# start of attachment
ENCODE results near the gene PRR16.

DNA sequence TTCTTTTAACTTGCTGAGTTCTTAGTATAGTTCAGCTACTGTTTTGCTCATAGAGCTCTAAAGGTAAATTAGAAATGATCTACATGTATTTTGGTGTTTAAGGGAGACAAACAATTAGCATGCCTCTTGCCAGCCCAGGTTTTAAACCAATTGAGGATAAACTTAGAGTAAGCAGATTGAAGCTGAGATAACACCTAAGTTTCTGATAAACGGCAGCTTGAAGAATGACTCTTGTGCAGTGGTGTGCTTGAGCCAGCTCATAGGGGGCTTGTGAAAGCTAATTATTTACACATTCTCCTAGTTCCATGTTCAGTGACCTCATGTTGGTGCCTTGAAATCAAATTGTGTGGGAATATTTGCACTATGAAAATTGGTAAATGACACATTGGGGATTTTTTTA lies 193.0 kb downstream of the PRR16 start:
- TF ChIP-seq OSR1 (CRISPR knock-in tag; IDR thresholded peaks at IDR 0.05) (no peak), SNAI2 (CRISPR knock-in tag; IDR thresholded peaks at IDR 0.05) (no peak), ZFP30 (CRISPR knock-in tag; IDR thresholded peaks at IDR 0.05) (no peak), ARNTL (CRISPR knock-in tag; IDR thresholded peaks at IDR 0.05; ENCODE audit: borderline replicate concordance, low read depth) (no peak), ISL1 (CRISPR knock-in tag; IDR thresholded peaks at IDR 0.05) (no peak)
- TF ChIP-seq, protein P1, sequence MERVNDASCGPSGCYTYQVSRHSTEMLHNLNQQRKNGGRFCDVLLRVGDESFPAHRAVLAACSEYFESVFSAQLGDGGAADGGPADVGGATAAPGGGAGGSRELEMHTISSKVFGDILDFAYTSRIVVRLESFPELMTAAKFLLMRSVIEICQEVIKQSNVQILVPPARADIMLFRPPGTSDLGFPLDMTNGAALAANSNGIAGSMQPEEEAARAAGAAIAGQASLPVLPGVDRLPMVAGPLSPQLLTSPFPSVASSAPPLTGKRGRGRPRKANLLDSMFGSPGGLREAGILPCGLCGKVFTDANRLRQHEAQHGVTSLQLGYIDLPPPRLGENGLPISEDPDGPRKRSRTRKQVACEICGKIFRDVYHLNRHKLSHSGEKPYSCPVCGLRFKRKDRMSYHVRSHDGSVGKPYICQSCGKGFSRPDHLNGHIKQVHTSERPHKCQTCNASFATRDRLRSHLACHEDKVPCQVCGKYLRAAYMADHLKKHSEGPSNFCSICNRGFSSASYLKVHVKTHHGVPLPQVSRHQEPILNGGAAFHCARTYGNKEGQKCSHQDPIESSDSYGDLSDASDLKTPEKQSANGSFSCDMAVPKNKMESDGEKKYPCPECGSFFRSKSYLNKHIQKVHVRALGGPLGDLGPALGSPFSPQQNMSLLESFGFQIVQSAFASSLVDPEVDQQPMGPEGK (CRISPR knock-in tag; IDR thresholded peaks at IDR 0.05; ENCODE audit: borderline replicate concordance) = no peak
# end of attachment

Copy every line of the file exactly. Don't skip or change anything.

ENCODE results near the gene PRR16.

DNA sequence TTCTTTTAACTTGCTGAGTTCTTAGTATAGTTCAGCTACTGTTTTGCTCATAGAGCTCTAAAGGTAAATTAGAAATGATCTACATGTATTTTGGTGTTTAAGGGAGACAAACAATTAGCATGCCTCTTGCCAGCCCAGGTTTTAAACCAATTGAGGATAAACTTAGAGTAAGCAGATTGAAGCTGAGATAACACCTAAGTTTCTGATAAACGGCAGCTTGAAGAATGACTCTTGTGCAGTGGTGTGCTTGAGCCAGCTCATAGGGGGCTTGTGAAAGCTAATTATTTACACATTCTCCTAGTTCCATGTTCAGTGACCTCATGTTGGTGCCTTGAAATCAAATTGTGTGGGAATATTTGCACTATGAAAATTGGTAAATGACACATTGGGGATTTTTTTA lies 193.0 kb downstream of the PRR16 start:
- TF ChIP-seq OSR1 (CRISPR knock-in tag; IDR thresholded peaks at IDR 0.05) (no peak), SNAI2 (CRISPR knock-in tag; IDR thresholded peaks at IDR 0.05) (no peak), ZFP30 (CRISPR knock-in tag; IDR thresholded peaks at IDR 0.05) (no peak), ARNTL (CRISPR knock-in tag; IDR thresholded peaks at IDR 0.05; ENCODE audit: borderline replicate concordance, low read depth) (no peak), ISL1 (CRISPR knock-in tag; IDR thresholded peaks at IDR 0.05) (no peak)
- TF ChIP-seq, protein P1, sequence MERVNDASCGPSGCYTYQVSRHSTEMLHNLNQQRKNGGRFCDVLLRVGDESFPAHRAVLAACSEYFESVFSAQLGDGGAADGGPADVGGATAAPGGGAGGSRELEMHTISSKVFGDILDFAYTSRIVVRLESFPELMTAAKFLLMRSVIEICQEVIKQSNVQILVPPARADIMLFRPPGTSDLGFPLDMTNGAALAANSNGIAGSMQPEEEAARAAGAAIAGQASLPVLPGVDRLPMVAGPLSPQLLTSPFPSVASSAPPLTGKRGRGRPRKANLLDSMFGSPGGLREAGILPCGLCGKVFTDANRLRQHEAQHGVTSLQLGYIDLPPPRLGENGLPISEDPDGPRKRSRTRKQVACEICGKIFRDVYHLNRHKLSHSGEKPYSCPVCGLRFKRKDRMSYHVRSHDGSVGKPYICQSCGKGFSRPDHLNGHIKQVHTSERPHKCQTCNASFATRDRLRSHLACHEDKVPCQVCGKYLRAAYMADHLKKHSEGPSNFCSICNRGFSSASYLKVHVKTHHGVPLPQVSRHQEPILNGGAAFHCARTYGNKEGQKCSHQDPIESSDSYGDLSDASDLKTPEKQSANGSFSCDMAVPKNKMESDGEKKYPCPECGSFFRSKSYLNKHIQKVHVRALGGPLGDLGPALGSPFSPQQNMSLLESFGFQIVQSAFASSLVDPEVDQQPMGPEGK (CRISPR knock-in tag; IDR thresholded peaks at IDR 0.05; ENCODE audit: borderline replicate concordance) = no peak